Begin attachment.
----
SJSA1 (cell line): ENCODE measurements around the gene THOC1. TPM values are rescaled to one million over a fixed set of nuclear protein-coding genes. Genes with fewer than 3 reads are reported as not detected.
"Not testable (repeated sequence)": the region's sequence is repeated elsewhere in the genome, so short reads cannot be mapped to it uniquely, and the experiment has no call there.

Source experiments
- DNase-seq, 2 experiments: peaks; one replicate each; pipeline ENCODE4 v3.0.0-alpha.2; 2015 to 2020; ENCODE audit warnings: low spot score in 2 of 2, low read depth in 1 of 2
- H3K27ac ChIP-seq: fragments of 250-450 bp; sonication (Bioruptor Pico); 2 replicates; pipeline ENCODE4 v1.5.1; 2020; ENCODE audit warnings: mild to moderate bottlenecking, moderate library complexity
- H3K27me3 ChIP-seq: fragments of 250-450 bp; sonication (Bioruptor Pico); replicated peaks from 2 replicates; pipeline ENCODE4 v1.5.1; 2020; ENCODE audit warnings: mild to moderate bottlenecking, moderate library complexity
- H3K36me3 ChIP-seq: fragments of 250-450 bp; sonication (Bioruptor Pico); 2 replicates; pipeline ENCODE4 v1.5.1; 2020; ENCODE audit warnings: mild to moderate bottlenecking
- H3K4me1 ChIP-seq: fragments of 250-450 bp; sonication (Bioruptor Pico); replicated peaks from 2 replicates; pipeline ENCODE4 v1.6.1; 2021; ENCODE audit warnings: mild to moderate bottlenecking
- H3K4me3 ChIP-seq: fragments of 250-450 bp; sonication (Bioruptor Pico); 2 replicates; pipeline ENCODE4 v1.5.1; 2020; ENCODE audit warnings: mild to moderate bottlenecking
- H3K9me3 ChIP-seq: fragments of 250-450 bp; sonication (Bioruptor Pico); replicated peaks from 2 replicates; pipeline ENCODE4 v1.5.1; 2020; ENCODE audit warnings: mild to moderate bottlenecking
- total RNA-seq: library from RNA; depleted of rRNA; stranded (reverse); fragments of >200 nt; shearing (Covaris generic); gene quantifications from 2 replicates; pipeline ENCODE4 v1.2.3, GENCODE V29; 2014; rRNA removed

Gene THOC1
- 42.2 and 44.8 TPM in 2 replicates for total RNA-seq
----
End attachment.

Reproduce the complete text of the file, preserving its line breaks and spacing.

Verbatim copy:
SJSA1 (cell line): ENCODE measurements around the gene THOC1. TPM values are rescaled to one million over a fixed set of nuclear protein-coding genes. Genes with fewer than 3 reads are reported as not detected.
"Not testable (repeated sequence)": the region's sequence is repeated elsewhere in the genome, so short reads cannot be mapped to it uniquely, and the experiment has no call there.

Source experiments
- DNase-seq, 2 experiments: peaks; one replicate each; pipeline ENCODE4 v3.0.0-alpha.2; 2015 to 2020; ENCODE audit warnings: low spot score in 2 of 2, low read depth in 1 of 2
- H3K27ac ChIP-seq: fragments of 250-450 bp; sonication (Bioruptor Pico); 2 replicates; pipeline ENCODE4 v1.5.1; 2020; ENCODE audit warnings: mild to moderate bottlenecking, moderate library complexity
- H3K27me3 ChIP-seq: fragments of 250-450 bp; sonication (Bioruptor Pico); replicated peaks from 2 replicates; pipeline ENCODE4 v1.5.1; 2020; ENCODE audit warnings: mild to moderate bottlenecking, moderate library complexity
- H3K36me3 ChIP-seq: fragments of 250-450 bp; sonication (Bioruptor Pico); 2 replicates; pipeline ENCODE4 v1.5.1; 2020; ENCODE audit warnings: mild to moderate bottlenecking
- H3K4me1 ChIP-seq: fragments of 250-450 bp; sonication (Bioruptor Pico); replicated peaks from 2 replicates; pipeline ENCODE4 v1.6.1; 2021; ENCODE audit warnings: mild to moderate bottlenecking
- H3K4me3 ChIP-seq: fragments of 250-450 bp; sonication (Bioruptor Pico); 2 replicates; pipeline ENCODE4 v1.5.1; 2020; ENCODE audit warnings: mild to moderate bottlenecking
- H3K9me3 ChIP-seq: fragments of 250-450 bp; sonication (Bioruptor Pico); replicated peaks from 2 replicates; pipeline ENCODE4 v1.5.1; 2020; ENCODE audit warnings: mild to moderate bottlenecking
- total RNA-seq: library from RNA; depleted of rRNA; stranded (reverse); fragments of >200 nt; shearing (Covaris generic); gene quantifications from 2 replicates; pipeline ENCODE4 v1.2.3, GENCODE V29; 2014; rRNA removed

Gene THOC1
- 42.2 and 44.8 TPM in 2 replicates for total RNA-seq